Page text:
Library at the
(July 7, 2002 - Cherbourg, France) American archaeologists working with
remote operated vehicle (ROV) operators
from the Naval Surface Warfare Center and Naval Historical Center aboard the
British research vessel Genesis have begun a survey to photographically
document the wreck site of the CSS Alabama. Although weather and equipment
problems plagued the first phase of the investigation, the unmanned
underwater vehicle was able to document exposed wreckage forward of the ship's
engineering space. One of the features documented by the ROV is the
galley stove which divers were unable to recover during two previous weeks of work
on the site in July.
The galley stove and other artifacts from the crew's
quarters were slated for recovery to provide insight into what life was like
for the primarily British crew that served aboard Captain Raphael Semmes'
Captain Raphael Semmes' most famous ship lies approximately 7 miles off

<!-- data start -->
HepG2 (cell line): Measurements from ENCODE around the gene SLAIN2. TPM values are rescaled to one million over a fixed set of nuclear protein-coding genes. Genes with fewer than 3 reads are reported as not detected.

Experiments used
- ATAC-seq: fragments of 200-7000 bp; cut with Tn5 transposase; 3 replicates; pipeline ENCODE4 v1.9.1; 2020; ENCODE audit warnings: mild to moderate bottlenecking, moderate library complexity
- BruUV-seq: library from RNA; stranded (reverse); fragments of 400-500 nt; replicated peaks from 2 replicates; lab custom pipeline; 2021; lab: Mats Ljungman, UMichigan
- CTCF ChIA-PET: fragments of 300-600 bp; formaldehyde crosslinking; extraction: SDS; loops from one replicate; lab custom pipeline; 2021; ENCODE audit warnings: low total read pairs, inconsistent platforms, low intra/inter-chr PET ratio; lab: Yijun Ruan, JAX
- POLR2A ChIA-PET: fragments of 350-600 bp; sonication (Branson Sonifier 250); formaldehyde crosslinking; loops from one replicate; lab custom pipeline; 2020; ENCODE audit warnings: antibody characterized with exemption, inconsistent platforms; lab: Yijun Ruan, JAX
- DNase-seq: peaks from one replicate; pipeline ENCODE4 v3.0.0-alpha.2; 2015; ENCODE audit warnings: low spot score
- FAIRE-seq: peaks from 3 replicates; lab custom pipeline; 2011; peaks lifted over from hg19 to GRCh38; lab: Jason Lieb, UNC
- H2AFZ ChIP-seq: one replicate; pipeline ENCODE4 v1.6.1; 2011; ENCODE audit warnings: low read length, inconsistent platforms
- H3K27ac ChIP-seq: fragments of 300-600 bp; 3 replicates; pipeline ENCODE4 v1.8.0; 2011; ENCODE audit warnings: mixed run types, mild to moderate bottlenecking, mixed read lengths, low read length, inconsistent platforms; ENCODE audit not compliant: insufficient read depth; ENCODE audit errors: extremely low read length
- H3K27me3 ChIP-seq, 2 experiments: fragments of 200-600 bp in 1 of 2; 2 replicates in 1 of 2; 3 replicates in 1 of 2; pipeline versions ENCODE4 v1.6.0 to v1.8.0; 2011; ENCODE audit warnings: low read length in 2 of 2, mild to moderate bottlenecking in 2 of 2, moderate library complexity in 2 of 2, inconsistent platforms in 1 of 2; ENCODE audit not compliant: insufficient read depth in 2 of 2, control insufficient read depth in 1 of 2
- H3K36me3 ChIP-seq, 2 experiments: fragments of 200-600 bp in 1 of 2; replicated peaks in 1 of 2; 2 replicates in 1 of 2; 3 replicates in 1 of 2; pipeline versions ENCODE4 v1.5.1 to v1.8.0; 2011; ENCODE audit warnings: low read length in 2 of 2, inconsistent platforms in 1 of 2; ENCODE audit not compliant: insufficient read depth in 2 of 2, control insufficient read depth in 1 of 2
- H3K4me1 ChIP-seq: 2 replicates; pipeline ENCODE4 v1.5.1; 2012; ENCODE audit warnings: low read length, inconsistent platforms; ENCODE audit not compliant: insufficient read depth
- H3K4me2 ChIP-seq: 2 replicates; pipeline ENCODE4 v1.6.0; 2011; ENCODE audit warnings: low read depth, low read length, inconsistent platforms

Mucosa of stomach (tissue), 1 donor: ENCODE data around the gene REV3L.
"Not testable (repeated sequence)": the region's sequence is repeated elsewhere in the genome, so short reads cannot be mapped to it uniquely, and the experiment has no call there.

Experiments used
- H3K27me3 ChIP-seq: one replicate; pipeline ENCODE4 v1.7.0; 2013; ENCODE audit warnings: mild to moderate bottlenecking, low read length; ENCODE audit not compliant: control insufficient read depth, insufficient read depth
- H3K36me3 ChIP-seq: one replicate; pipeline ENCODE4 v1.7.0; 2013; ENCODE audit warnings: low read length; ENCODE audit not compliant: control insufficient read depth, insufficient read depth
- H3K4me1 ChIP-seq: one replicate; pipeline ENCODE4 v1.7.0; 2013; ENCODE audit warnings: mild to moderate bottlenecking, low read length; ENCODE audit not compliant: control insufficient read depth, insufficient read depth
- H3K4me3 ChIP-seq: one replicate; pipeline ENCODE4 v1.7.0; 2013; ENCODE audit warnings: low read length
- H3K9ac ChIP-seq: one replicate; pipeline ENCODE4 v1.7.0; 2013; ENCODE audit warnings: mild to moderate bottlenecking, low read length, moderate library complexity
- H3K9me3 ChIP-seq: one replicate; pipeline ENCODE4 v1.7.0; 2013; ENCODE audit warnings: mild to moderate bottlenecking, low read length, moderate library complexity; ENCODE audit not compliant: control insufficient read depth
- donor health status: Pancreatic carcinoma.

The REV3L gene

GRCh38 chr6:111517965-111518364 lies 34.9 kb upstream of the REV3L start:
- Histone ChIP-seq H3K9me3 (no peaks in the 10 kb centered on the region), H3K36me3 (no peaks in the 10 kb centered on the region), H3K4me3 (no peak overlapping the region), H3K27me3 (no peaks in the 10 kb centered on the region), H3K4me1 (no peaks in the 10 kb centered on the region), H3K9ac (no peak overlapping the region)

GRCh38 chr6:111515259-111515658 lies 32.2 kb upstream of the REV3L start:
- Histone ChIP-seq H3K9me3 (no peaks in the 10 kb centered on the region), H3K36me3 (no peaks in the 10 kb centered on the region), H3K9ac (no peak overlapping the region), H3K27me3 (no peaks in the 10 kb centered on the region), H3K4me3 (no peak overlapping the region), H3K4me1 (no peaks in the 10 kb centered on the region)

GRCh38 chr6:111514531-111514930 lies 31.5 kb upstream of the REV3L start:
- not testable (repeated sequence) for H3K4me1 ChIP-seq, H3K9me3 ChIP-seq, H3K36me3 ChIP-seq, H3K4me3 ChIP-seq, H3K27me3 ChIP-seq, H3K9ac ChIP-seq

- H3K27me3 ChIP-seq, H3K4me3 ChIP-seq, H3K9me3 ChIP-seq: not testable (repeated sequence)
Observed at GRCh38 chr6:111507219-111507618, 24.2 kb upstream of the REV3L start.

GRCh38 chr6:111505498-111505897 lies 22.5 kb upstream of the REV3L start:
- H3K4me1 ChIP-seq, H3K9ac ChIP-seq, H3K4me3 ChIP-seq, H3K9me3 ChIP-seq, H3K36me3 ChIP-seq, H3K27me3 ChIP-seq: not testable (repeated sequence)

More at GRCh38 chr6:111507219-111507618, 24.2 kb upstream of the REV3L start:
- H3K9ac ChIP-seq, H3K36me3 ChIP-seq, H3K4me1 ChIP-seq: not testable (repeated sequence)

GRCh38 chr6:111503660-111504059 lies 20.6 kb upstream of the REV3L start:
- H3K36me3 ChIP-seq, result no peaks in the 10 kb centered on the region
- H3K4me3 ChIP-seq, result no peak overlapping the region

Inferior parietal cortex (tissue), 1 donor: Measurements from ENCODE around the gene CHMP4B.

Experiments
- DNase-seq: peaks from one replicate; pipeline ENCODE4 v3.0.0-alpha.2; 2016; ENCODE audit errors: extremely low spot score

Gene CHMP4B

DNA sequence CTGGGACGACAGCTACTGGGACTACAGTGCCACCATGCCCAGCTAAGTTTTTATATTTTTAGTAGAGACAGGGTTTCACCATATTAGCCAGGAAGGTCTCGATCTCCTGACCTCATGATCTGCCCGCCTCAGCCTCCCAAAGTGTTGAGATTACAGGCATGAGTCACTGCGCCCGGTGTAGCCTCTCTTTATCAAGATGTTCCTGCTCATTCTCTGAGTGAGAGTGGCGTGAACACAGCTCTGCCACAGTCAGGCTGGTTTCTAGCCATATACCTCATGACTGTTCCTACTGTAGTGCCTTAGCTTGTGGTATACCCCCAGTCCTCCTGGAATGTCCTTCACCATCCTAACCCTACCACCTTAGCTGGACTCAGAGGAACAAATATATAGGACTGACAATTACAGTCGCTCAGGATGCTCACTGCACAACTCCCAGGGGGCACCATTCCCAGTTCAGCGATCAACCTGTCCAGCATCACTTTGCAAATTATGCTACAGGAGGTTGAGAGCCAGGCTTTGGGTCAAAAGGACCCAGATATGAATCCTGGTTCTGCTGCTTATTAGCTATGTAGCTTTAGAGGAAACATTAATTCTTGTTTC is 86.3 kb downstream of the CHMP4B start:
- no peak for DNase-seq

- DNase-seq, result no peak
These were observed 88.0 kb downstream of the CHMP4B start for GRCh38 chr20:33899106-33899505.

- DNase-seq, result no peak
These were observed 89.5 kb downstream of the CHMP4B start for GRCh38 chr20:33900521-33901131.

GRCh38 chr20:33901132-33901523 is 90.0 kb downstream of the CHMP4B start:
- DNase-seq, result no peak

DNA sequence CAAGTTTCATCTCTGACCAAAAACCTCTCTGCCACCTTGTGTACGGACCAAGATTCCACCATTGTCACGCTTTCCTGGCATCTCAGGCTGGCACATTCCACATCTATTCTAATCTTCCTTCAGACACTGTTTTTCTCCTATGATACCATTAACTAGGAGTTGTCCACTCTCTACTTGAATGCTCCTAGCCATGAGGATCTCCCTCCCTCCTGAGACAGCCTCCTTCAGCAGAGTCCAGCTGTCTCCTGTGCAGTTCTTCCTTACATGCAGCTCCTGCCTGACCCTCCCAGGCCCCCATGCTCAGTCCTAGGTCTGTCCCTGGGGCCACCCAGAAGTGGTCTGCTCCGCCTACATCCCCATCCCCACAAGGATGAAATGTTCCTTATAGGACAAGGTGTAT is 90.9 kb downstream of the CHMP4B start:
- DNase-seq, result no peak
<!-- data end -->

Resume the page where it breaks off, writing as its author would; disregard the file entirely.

Cherbourg Harbor on the Normandy coast. After a highly successful cruise of
almost two years, the CSS Alabama was sunk in an engagement with the USS
Kearsarge on 19 June 1864.
The international investigation of the CSS
Alabama is being sponsored by the Mobile Alabama based CSS Alabama
Association and the project has been funded by a Congressional appropriation
sponsored by Alabama Senators Jeff Sessions and Richard Shelby.
Their appropriation was channeled through the United States Navy Legacy Program.
Underwater Archaeological investigation of the CSS Alabama began in 1988,
four years after a French Navy mine hunting vessel discovered the wreck.
The American archaeological team made up of Gordon P. Watts, Jr., the
Principal Investigator and underwater archaeologist Mark Padover hope the
ROV will be able to collect sufficient photographs to construct a scaled
photomosaic of the wreck site.
That mosaic will provide the first image of
the entire wreck and provide an indication of how much of the ship survives.
Data from the survey will also be used to construct a computer based model
of the site. Watts and Padover are associated with the Institute for
International Maritime Research a Washington, North Carolina based not for
profit organization formed to conduct and sponsor maritime research and
underwater archaeology and are working on the CSS Alabama for the Mobile
Alabama based CSS Alabama Association headed by President Robert Edington.